- -r 30 = specifies the framerate of the final movie. 30 frames per second is fairly standard, 24 fps is also common, and you could do something like 48 or 60 if you have special needs.
- outputfile.mp4 = the filename and format. As before, you can specify a different directory path to put the file into, otherwise it will appear in the current working directory. The .mp4 format should work on most web and mobile devices, and uploads to Youtube just fine.
Starting from a different image number
Sometimes the first few frames of your timelapse will be unusable, maybe because they’re really washed out, or you just decide that nothing interesting happened until much later in the capture process. You can specify a starting file number as part of the command to assemble the movie. If the first image file has a value of 4 or less, ffmpeg will find it automatically, but if you decide you want to start assembling the movie using an image number larger than 4, use the
ffmpeg -framerate 30 -start_number 25 -i image%04d.jpg -c:v libx264 -r 30 output.mp4
In the above example, ffmpeg will look for an input image called
image0025.jpg and start incrementing input file names from that point. The output movie file will be called output.mp4 in this case.
Changing the output resolution
If you captured a fairly high resolution series of images (1280×720, maybe 1920×1080) but want a smaller output file size, you can specify a different output image size. For example, let’s say your time lapse images are 1920×1080 pixels, but you want a much smaller 640×360 movie. Use the
ffmpeg -framerate 30 -i image%04d.jpg -s:v 640x360 -c:v libx264 -r 30 outputfile.mp4
In this case, you’re responsible for picking a resolution that matches the aspect ratio of the input files, otherwise you’ll end up with a stretched or compressed image.
Tweaking the movie quality (and file size)
If you want to make sure the quality of your final movie is as high as possible, and are willing to deal with longer encode times and potentially larger file sizes, you can invoke some of the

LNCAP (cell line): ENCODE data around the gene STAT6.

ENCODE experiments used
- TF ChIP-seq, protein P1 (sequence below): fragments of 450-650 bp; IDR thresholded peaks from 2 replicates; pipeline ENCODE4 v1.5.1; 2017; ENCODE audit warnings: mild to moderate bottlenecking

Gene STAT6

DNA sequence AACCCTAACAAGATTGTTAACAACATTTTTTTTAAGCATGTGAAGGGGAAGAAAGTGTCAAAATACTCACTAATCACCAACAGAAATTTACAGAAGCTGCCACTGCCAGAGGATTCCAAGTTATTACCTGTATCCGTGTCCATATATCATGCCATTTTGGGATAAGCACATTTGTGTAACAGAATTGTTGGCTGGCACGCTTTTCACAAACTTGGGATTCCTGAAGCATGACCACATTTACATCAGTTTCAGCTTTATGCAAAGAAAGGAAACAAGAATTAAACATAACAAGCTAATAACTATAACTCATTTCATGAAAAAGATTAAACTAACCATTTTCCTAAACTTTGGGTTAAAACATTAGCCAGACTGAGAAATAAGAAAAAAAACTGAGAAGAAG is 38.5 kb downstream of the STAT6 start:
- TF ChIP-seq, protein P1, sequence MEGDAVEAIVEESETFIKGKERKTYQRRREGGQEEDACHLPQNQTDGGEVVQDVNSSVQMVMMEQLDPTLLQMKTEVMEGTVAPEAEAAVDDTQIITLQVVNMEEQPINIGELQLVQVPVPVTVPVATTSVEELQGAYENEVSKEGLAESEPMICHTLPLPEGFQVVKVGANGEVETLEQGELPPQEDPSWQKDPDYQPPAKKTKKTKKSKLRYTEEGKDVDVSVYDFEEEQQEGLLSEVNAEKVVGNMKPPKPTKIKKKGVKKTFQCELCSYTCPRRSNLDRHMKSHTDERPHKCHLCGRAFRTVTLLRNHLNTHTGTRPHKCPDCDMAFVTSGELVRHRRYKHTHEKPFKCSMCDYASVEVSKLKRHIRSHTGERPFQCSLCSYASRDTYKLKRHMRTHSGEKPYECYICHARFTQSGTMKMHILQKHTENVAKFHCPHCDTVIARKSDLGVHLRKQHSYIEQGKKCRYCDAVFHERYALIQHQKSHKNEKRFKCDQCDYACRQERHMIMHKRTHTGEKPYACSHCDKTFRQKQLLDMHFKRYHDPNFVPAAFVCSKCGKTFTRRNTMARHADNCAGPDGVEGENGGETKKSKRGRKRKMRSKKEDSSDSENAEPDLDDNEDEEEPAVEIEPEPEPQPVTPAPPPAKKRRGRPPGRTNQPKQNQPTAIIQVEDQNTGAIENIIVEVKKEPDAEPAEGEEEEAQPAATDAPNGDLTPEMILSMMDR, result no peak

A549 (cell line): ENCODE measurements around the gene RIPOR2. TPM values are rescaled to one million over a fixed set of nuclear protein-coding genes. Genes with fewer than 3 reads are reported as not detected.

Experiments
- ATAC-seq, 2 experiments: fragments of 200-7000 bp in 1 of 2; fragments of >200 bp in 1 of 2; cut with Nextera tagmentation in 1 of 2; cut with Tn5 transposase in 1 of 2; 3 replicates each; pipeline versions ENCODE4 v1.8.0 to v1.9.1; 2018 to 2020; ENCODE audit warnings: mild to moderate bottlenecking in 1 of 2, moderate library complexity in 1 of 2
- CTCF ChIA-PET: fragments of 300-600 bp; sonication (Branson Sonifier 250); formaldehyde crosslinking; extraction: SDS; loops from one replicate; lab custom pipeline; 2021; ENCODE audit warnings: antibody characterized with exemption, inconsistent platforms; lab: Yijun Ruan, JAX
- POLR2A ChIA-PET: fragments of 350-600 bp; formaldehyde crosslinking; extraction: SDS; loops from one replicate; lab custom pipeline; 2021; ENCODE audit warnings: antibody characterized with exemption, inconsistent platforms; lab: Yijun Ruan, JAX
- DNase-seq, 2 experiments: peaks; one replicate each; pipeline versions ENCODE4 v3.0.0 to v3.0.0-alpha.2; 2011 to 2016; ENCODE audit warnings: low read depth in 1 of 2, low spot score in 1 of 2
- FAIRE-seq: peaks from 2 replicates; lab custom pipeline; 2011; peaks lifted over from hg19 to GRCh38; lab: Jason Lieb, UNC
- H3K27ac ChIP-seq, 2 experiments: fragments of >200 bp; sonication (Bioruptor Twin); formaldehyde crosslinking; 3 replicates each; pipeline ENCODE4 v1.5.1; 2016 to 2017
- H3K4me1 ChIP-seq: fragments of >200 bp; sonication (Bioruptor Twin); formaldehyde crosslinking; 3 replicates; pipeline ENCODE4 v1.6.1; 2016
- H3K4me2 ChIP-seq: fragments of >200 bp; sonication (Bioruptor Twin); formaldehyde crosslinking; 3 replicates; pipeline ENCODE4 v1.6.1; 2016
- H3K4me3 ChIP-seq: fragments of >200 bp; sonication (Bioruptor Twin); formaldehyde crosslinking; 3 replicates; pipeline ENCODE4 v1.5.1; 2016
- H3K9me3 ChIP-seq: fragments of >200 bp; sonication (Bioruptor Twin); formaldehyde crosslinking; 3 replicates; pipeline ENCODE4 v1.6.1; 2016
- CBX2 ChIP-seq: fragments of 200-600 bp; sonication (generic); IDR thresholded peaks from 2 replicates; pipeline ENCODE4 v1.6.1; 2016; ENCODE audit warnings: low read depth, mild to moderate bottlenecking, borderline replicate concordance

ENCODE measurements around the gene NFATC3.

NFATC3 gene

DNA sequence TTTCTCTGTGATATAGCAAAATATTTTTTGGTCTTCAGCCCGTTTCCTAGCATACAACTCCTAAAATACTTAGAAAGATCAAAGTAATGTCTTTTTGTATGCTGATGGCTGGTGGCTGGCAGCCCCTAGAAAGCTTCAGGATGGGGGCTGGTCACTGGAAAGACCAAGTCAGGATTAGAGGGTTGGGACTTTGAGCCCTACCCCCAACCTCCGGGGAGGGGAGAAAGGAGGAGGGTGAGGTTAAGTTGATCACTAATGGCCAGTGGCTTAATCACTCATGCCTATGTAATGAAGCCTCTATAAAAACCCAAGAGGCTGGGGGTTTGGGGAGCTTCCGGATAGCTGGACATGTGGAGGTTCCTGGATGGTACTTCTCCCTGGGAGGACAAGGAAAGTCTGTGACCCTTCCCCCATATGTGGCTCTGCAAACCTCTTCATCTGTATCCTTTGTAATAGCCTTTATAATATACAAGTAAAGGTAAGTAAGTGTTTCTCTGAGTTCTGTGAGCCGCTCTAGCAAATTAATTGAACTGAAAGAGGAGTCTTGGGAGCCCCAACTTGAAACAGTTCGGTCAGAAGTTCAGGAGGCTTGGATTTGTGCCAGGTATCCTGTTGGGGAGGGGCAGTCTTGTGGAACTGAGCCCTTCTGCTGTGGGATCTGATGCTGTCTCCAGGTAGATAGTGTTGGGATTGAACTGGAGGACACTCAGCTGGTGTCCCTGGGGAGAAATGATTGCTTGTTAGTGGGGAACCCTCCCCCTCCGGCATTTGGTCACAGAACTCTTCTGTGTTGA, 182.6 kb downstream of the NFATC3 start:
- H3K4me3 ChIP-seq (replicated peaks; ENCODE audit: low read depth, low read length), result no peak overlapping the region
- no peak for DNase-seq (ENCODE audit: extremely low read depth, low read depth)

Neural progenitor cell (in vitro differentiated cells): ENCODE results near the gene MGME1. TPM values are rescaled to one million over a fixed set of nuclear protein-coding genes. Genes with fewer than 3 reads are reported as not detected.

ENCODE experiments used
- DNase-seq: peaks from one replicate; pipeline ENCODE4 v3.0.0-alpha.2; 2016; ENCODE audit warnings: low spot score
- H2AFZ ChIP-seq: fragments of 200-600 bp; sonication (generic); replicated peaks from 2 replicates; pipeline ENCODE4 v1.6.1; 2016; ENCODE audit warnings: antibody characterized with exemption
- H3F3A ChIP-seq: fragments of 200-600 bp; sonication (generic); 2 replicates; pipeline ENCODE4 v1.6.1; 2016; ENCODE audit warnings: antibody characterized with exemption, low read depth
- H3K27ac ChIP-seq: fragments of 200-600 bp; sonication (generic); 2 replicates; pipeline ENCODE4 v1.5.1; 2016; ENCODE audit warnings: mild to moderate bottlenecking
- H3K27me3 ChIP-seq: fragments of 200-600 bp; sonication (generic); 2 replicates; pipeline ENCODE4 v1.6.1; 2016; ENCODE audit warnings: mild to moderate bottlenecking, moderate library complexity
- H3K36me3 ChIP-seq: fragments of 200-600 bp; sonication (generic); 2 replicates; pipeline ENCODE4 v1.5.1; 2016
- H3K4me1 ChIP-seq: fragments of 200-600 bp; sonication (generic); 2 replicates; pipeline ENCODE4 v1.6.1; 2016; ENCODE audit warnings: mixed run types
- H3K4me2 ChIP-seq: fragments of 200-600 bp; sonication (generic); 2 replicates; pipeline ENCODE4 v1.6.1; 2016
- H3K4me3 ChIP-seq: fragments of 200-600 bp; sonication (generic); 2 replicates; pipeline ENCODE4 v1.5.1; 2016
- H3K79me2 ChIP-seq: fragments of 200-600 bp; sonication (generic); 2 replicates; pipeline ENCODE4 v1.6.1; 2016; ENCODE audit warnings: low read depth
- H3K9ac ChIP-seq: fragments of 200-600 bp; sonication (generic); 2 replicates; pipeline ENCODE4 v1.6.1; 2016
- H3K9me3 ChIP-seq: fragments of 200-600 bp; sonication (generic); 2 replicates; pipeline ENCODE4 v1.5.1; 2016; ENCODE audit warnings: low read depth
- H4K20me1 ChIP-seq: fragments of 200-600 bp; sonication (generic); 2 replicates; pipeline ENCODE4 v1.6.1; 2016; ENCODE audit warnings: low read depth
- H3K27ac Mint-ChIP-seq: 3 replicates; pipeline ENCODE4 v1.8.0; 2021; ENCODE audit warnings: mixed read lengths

-crf options. See the wiki for more info.
ffmpeg -framerate 30 -i image%04d.jpg -s:v 1280x720 -c:v libx264 -preset slow -crf 18 -r 30 output.mp4
There are various
preset speeds like slow, veryslow, medium etc. that affect the processing time. The
-crf values run from 0 to 51, and 23 is the default. Going to a smaller crf value will increase the output file size, but increase the quality of the final product. A value of 23 is probably acceptable for most of what you do, and there are diminishing returns in perceptible quality once you go below 18.
Capture a video directly
In case you simply want to capture video from the webcam, you can use a command like this (see the wiki as well):
ffmpeg -f dshow -video_size 1280x720 -framerate 30 -i video="Microsoft LifeCam Cinema" -vcodec libx264 -b:v 15M output.mp4
Some of those options include:
-video_size 1280x720– This is one of the resolutions available for the Microsoft LifeCam Cinema
-framerate 30– The maximum framerate the LifeCam Cinema can put out. You may not get a full 30 frames per second in some cases.
-i video="Microsoft LifeCam Cinema"– the name of the video input device. As currently written, this command would not capture any audio. You could specify an audio input here as well, using the list of devices produced by the
ffmpeg -list_devices true -f dshow -i dummycommand up at the top of this article. In this case you would modify this argument to read something like
-i video="Microsoft LifeCam Cinema":audio="Desktop Microphone (4- Cinema -"
-vcodec libx264– Encode the video in the h264 codec.
-b:v 15M– Set the bitrate for the video output to 15 megabits (15,000 kbits/sec). This will produce a large, high quality file. You may wish to reduce this to something much smaller like 2M, or just eliminate this argument altogether and use the ffmpeg defaults.
output.mp4– As usual, the last item is the name of the output file to write the movie to.
Re-encode as a Windows wmv file
If you’re concerned about having your video play on a Windows machine, particularly in a Powerpoint presentation on someone else’s computer, your safest bet is probably to use a wmv file type. You can use ffmpeg to convert your mp4 or avi or whatever to a wmv file.
ffmpeg -i input.mp4 -qscale 2 -vcodec msmpeg4 -acodec wmav2 output.wmv
In that command, you find the following:
-i input.mp4– the name of the input video.
-qscale 2– this forces a high quality re-encoding, but you could use a larger value up to 31 to make the output file smaller (and lower quality).
-vcodec msmpeg4– specifies that the output video codec should be Microsoft’s msmpeg4 format.
-acodec wmav2– specifies that the output audio codec should be Microsoft’s wma format.
output.wmv– name the output file, and give it a wmv file extension.